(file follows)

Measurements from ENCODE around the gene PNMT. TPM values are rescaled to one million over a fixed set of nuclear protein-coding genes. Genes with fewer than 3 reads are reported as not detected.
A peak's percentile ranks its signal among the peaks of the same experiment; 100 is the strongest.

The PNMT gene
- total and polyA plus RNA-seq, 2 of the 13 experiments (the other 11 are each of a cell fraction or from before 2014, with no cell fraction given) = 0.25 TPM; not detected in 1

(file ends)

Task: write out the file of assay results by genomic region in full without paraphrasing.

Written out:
Measurements from ENCODE around the gene PNMT. TPM values are rescaled to one million over a fixed set of nuclear protein-coding genes. Genes with fewer than 3 reads are reported as not detected.
A peak's percentile ranks its signal among the peaks of the same experiment; 100 is the strongest.

The PNMT gene
- total and polyA plus RNA-seq, 2 of the 13 experiments (the other 11 are each of a cell fraction or from before 2014, with no cell fraction given) = 0.25 TPM; not detected in 1